"This Nobel goes to Latin American literature. It is a recognition of everything that surrounds me," said Peruvian writer Mario Vargas Llosa in New York after winning the 2010 Nobel Prize for literature.
It is indeed an acknowledgment not only of Mario Vargas Llosa's immense contribution to world literature, but also of the cultural, economic and political renaissance taking place across Latin America.
Everyone knows that interesting things are happening there, though their meaning remains somewhat hidden.
First, Latin America has turned its back on all forms of dogmatism, right and left.
Second, there is now an explosion of creativity in the arts and in politics. Vargas Llosa embodies both.
His biography reads like a journey away from the strictures of the 20th Century.
A classical man of the far-left in the 1970s, he became disenchanted with the Cuban revolution after the imprisonment of poet Heberto Padilla.
Like many opinion leaders in Latin America at the time, he became an ally of conservative forces and defended neoliberal free-market ideas. On that platform, he ran for president in Peru in 1990.
In September 2007, after acquiring Spanish citizenship, Vargas Llosa stopped supporting Spain's centre-right Popular Party and helped form the centre-left coalition Union, Progress and Democracy with Basque philosopher Fernando Savater and former Socialist MEP Rosa Diez.
His work has become enormously influential. He is perhaps the mentor of a generation of writers from the Americas that is fast emerging as the next "Latin American Boom" - Junot Diaz, Juan Gabriel Vasquez, Santiago Roncagliolo, myself and others.
This literary explosion will soon join the wave of Latin America cinema, Latino music and the extraordinary experimentalism of social movements and governments in politics and economics. Together, they participate in the Latin American renaissance.
Vargas Llosa has built many of the bridges that link the previous boom and the present one.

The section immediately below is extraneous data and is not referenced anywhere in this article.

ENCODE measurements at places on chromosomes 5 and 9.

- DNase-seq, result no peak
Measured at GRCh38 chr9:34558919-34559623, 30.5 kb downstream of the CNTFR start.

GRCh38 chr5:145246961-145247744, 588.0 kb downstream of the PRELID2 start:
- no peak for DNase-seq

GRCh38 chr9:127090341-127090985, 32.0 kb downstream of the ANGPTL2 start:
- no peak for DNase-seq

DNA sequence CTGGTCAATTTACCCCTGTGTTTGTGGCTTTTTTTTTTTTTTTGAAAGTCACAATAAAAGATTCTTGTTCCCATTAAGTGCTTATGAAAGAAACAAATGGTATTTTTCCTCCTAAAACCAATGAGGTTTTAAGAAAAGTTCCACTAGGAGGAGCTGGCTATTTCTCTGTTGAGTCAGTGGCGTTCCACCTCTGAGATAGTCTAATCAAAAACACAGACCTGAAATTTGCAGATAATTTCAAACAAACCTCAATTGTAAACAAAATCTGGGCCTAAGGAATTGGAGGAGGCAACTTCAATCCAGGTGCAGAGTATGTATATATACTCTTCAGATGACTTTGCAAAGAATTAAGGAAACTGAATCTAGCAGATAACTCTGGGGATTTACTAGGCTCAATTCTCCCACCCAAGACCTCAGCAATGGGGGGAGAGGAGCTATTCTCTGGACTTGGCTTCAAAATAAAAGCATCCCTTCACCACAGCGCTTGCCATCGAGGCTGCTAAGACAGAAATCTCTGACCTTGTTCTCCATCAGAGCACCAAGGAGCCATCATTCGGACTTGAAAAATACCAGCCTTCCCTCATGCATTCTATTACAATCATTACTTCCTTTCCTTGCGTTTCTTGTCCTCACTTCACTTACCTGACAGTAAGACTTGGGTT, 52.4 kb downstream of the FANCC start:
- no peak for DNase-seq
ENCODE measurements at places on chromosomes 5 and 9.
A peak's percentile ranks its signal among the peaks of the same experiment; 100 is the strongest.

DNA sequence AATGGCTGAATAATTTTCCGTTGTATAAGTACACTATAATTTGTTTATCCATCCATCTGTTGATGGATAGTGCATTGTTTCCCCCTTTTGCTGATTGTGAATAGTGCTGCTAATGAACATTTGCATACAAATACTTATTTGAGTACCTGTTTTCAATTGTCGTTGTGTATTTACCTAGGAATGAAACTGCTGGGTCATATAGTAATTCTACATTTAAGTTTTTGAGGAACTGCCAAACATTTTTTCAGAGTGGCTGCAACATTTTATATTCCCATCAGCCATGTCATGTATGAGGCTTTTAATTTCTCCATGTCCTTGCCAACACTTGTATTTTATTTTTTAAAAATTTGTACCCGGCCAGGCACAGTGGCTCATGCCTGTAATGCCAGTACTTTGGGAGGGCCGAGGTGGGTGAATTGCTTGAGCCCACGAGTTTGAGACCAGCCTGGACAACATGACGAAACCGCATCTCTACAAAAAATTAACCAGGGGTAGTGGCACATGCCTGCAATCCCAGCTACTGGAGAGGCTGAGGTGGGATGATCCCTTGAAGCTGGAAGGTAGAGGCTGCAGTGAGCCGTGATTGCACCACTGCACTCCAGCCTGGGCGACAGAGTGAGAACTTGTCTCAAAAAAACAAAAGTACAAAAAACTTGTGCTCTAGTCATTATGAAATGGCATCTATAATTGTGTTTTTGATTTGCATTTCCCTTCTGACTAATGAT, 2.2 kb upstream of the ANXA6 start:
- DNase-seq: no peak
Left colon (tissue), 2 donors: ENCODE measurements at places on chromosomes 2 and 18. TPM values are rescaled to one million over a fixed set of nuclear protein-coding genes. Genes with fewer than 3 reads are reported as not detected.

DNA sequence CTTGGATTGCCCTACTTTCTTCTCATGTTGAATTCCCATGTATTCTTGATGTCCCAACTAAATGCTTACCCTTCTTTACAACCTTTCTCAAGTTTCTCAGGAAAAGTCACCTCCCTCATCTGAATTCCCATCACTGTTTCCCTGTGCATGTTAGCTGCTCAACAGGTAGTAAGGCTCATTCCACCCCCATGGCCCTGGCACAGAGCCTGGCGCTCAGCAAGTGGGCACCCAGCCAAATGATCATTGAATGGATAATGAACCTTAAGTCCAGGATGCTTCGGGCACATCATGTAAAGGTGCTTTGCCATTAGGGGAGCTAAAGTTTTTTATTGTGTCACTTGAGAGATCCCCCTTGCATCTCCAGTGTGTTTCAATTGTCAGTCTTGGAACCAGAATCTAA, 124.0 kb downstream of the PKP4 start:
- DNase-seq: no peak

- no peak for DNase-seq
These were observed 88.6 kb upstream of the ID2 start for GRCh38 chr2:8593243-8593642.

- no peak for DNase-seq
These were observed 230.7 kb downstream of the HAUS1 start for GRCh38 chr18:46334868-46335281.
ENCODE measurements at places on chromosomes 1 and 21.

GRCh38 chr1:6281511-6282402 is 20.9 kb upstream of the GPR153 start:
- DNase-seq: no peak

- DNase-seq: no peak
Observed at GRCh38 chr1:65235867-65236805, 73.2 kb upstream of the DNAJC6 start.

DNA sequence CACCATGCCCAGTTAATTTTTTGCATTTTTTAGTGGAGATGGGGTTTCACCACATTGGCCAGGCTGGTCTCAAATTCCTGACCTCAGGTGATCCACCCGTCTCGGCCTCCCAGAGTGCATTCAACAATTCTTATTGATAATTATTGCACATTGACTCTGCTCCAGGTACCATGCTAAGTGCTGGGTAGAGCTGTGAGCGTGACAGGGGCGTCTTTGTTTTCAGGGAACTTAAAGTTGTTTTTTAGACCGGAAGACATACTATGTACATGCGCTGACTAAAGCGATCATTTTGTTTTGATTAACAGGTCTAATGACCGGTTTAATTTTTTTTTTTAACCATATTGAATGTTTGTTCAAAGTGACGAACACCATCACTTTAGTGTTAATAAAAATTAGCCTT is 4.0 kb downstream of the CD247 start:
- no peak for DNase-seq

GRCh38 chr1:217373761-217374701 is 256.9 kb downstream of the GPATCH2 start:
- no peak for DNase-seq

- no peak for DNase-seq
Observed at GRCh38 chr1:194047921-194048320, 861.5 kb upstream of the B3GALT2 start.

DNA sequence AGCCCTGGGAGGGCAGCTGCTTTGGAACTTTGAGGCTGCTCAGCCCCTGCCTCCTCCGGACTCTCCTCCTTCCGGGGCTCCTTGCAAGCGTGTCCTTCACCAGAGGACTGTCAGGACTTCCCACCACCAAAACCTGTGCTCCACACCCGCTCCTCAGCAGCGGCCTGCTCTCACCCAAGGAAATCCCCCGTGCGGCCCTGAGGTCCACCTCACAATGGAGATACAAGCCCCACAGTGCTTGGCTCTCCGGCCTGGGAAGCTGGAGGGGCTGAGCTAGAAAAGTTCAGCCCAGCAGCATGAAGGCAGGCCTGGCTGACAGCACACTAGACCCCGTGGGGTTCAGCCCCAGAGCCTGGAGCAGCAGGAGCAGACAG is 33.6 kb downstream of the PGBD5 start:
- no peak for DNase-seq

His work has moved from strict modernism to the playful self-parodic style of turn-of-the-century postmodernism, beginning with The Time of the Hero, through such monumental literary achievements as The Green House and The War of the End of the World, and ending with Captain Pantoja and the Special Service or The Storyteller.
The former are serious and deal for the most part with the tragic destiny of the individual under oppressive power. The latter are lighter, even farcical.
Similarly, the new generation of writers move between laughter and tragedy in tracing the history of Latin America, while also fanning a spark of hope in the future.
However the future has now arrived. History might repeat itself, but not in the same way.
In his 2004 novel The Way To Paradise, Vargas Llosa suggests his two characters, the feminist socialist Flora Tristan and her grandson Paul Gauguin, lived similar lives.
She left a life of wealth and luxury in colonial Peru to become an activist in Europe. He abandoned his position as a stockbroker in Paris to pursue a dream in painting,a new world in Polynesia, away from the comfortably numb ways of the West.
They both speak to the predicaments of our times. They may have not stormed the Winter Palace but, like Mario Vargas Llosa, in inspiring many others to keep going in search of a better world they have changed this one forever.
Oscar Guardiola-Rivera is author of What If Latin America Ruled the World?